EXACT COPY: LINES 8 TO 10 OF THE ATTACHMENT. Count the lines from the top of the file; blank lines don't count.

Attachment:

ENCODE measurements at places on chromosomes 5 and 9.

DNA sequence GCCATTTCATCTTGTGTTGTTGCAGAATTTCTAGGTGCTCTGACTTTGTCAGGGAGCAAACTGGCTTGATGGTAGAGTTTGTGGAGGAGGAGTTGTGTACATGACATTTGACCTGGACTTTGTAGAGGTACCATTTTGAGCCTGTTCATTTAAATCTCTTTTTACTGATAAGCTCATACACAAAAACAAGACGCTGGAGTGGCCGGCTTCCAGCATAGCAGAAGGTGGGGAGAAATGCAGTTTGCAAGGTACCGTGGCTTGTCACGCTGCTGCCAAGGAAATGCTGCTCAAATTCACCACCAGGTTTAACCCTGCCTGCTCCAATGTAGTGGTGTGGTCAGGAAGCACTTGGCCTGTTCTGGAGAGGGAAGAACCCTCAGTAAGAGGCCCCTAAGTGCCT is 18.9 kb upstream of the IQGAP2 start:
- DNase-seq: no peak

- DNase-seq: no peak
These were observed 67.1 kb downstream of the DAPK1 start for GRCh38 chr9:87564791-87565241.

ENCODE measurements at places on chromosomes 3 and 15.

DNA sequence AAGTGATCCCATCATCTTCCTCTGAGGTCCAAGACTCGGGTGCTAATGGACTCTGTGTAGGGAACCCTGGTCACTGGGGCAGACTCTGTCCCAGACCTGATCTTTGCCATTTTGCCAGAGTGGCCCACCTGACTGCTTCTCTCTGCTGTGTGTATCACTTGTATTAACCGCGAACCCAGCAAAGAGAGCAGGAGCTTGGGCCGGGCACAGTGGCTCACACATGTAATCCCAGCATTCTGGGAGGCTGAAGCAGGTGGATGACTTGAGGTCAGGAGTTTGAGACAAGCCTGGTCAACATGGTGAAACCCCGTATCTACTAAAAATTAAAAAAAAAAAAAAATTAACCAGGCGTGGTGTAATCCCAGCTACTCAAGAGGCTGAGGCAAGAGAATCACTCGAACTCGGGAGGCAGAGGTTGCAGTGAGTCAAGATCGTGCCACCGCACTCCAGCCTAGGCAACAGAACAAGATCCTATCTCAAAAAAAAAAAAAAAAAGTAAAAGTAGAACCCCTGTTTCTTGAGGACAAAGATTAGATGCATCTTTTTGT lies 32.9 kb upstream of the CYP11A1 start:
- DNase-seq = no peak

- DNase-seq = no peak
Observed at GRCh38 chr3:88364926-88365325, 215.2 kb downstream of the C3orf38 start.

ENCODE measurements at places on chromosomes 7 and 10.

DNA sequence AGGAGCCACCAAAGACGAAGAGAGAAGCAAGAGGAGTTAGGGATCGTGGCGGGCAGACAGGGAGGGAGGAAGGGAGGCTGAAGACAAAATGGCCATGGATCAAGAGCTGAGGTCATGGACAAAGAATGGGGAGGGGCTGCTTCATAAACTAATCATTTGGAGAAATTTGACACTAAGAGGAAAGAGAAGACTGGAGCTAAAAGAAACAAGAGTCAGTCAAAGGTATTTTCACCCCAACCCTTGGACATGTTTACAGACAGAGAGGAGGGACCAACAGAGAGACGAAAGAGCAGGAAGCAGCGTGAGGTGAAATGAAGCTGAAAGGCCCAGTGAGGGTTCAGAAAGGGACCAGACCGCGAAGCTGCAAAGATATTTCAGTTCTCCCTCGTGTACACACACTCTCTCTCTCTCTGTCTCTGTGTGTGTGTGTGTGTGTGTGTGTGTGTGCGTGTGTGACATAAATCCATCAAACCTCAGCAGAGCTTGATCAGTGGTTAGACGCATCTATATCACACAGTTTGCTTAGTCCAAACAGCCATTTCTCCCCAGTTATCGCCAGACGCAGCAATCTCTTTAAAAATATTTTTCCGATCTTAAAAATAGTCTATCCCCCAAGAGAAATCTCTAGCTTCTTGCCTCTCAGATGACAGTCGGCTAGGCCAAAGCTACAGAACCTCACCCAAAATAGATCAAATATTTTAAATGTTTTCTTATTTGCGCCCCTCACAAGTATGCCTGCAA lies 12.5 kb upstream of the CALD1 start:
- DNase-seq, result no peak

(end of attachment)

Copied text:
- DNase-seq = no peak

- DNase-seq = no peak
Observed at GRCh38 chr3:88364926-88365325, 215.2 kb downstream of the C3orf38 start.